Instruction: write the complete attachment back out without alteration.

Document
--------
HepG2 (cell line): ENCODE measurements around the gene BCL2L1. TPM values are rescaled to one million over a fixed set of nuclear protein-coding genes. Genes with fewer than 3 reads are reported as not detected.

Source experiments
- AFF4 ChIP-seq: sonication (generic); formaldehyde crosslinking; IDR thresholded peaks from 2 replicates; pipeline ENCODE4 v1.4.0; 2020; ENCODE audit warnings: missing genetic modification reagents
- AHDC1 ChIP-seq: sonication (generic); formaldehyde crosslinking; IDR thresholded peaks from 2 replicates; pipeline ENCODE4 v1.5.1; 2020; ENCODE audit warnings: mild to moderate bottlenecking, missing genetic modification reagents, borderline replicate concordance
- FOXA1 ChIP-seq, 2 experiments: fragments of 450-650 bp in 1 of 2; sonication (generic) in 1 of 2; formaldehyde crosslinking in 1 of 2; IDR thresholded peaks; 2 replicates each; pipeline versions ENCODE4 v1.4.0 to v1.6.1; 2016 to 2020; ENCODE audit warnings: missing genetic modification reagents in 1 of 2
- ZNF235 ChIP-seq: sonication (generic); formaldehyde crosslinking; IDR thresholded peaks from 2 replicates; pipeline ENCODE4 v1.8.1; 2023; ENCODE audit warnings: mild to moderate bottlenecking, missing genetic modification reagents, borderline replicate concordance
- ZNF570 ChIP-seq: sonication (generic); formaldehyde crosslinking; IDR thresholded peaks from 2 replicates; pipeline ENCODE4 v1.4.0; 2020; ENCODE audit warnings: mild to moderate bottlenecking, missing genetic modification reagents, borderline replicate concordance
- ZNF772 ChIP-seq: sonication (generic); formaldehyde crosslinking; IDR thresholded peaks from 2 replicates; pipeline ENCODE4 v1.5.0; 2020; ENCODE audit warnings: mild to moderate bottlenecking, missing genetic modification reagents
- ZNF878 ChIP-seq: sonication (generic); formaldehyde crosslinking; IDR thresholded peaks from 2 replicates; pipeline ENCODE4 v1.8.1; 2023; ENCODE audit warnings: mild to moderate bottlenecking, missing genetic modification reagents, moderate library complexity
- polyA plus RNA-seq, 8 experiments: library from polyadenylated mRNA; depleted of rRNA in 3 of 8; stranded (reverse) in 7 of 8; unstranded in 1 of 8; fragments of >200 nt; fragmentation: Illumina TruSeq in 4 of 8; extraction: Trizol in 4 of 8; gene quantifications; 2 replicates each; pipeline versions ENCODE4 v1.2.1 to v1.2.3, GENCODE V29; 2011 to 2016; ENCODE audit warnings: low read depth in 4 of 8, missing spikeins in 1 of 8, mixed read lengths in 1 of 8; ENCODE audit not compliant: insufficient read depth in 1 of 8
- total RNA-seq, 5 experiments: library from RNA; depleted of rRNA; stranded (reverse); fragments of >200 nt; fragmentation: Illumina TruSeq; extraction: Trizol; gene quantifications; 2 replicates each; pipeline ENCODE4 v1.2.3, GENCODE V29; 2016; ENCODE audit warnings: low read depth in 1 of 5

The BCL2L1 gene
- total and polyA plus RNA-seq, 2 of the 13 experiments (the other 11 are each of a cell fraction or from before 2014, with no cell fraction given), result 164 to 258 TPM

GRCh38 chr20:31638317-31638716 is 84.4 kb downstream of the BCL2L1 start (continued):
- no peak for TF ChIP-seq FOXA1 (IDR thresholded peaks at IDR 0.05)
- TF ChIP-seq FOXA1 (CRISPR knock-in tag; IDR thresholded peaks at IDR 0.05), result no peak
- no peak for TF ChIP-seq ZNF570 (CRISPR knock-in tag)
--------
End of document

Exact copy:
HepG2 (cell line): ENCODE measurements around the gene BCL2L1. TPM values are rescaled to one million over a fixed set of nuclear protein-coding genes. Genes with fewer than 3 reads are reported as not detected.

Source experiments
- AFF4 ChIP-seq: sonication (generic); formaldehyde crosslinking; IDR thresholded peaks from 2 replicates; pipeline ENCODE4 v1.4.0; 2020; ENCODE audit warnings: missing genetic modification reagents
- AHDC1 ChIP-seq: sonication (generic); formaldehyde crosslinking; IDR thresholded peaks from 2 replicates; pipeline ENCODE4 v1.5.1; 2020; ENCODE audit warnings: mild to moderate bottlenecking, missing genetic modification reagents, borderline replicate concordance
- FOXA1 ChIP-seq, 2 experiments: fragments of 450-650 bp in 1 of 2; sonication (generic) in 1 of 2; formaldehyde crosslinking in 1 of 2; IDR thresholded peaks; 2 replicates each; pipeline versions ENCODE4 v1.4.0 to v1.6.1; 2016 to 2020; ENCODE audit warnings: missing genetic modification reagents in 1 of 2
- ZNF235 ChIP-seq: sonication (generic); formaldehyde crosslinking; IDR thresholded peaks from 2 replicates; pipeline ENCODE4 v1.8.1; 2023; ENCODE audit warnings: mild to moderate bottlenecking, missing genetic modification reagents, borderline replicate concordance
- ZNF570 ChIP-seq: sonication (generic); formaldehyde crosslinking; IDR thresholded peaks from 2 replicates; pipeline ENCODE4 v1.4.0; 2020; ENCODE audit warnings: mild to moderate bottlenecking, missing genetic modification reagents, borderline replicate concordance
- ZNF772 ChIP-seq: sonication (generic); formaldehyde crosslinking; IDR thresholded peaks from 2 replicates; pipeline ENCODE4 v1.5.0; 2020; ENCODE audit warnings: mild to moderate bottlenecking, missing genetic modification reagents
- ZNF878 ChIP-seq: sonication (generic); formaldehyde crosslinking; IDR thresholded peaks from 2 replicates; pipeline ENCODE4 v1.8.1; 2023; ENCODE audit warnings: mild to moderate bottlenecking, missing genetic modification reagents, moderate library complexity
- polyA plus RNA-seq, 8 experiments: library from polyadenylated mRNA; depleted of rRNA in 3 of 8; stranded (reverse) in 7 of 8; unstranded in 1 of 8; fragments of >200 nt; fragmentation: Illumina TruSeq in 4 of 8; extraction: Trizol in 4 of 8; gene quantifications; 2 replicates each; pipeline versions ENCODE4 v1.2.1 to v1.2.3, GENCODE V29; 2011 to 2016; ENCODE audit warnings: low read depth in 4 of 8, missing spikeins in 1 of 8, mixed read lengths in 1 of 8; ENCODE audit not compliant: insufficient read depth in 1 of 8
- total RNA-seq, 5 experiments: library from RNA; depleted of rRNA; stranded (reverse); fragments of >200 nt; fragmentation: Illumina TruSeq; extraction: Trizol; gene quantifications; 2 replicates each; pipeline ENCODE4 v1.2.3, GENCODE V29; 2016; ENCODE audit warnings: low read depth in 1 of 5

The BCL2L1 gene
- total and polyA plus RNA-seq, 2 of the 13 experiments (the other 11 are each of a cell fraction or from before 2014, with no cell fraction given), result 164 to 258 TPM

GRCh38 chr20:31638317-31638716 is 84.4 kb downstream of the BCL2L1 start (continued):
- no peak for TF ChIP-seq FOXA1 (IDR thresholded peaks at IDR 0.05)
- TF ChIP-seq FOXA1 (CRISPR knock-in tag; IDR thresholded peaks at IDR 0.05), result no peak
- no peak for TF ChIP-seq ZNF570 (CRISPR knock-in tag)